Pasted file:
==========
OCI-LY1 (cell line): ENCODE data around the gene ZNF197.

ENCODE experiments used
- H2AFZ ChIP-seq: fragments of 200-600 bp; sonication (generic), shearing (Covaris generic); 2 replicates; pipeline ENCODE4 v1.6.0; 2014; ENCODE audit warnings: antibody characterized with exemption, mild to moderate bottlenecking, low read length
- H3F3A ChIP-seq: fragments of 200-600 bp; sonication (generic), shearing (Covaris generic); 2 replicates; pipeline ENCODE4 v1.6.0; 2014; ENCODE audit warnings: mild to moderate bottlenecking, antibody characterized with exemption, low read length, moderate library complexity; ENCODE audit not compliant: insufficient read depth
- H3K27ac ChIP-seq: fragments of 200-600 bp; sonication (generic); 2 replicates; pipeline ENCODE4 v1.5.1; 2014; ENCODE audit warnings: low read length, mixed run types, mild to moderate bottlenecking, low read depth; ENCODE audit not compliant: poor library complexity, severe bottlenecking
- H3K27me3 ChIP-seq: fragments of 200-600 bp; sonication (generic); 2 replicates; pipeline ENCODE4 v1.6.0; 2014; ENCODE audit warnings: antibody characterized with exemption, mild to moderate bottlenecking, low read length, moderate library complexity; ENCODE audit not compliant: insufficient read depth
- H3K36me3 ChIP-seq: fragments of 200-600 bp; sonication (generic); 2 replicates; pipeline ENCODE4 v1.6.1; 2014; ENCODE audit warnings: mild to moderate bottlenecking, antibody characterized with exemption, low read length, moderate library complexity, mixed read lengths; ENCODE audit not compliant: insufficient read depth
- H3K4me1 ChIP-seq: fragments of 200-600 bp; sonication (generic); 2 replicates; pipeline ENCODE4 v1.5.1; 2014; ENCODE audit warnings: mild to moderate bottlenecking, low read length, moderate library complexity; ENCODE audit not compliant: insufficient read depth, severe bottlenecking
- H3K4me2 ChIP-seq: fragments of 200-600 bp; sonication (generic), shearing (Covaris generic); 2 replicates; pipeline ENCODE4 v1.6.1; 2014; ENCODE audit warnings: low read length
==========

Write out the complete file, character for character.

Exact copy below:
OCI-LY1 (cell line): ENCODE data around the gene ZNF197.

ENCODE experiments used
- H2AFZ ChIP-seq: fragments of 200-600 bp; sonication (generic), shearing (Covaris generic); 2 replicates; pipeline ENCODE4 v1.6.0; 2014; ENCODE audit warnings: antibody characterized with exemption, mild to moderate bottlenecking, low read length
- H3F3A ChIP-seq: fragments of 200-600 bp; sonication (generic), shearing (Covaris generic); 2 replicates; pipeline ENCODE4 v1.6.0; 2014; ENCODE audit warnings: mild to moderate bottlenecking, antibody characterized with exemption, low read length, moderate library complexity; ENCODE audit not compliant: insufficient read depth
- H3K27ac ChIP-seq: fragments of 200-600 bp; sonication (generic); 2 replicates; pipeline ENCODE4 v1.5.1; 2014; ENCODE audit warnings: low read length, mixed run types, mild to moderate bottlenecking, low read depth; ENCODE audit not compliant: poor library complexity, severe bottlenecking
- H3K27me3 ChIP-seq: fragments of 200-600 bp; sonication (generic); 2 replicates; pipeline ENCODE4 v1.6.0; 2014; ENCODE audit warnings: antibody characterized with exemption, mild to moderate bottlenecking, low read length, moderate library complexity; ENCODE audit not compliant: insufficient read depth
- H3K36me3 ChIP-seq: fragments of 200-600 bp; sonication (generic); 2 replicates; pipeline ENCODE4 v1.6.1; 2014; ENCODE audit warnings: mild to moderate bottlenecking, antibody characterized with exemption, low read length, moderate library complexity, mixed read lengths; ENCODE audit not compliant: insufficient read depth
- H3K4me1 ChIP-seq: fragments of 200-600 bp; sonication (generic); 2 replicates; pipeline ENCODE4 v1.5.1; 2014; ENCODE audit warnings: mild to moderate bottlenecking, low read length, moderate library complexity; ENCODE audit not compliant: insufficient read depth, severe bottlenecking
- H3K4me2 ChIP-seq: fragments of 200-600 bp; sonication (generic), shearing (Covaris generic); 2 replicates; pipeline ENCODE4 v1.6.1; 2014; ENCODE audit warnings: low read length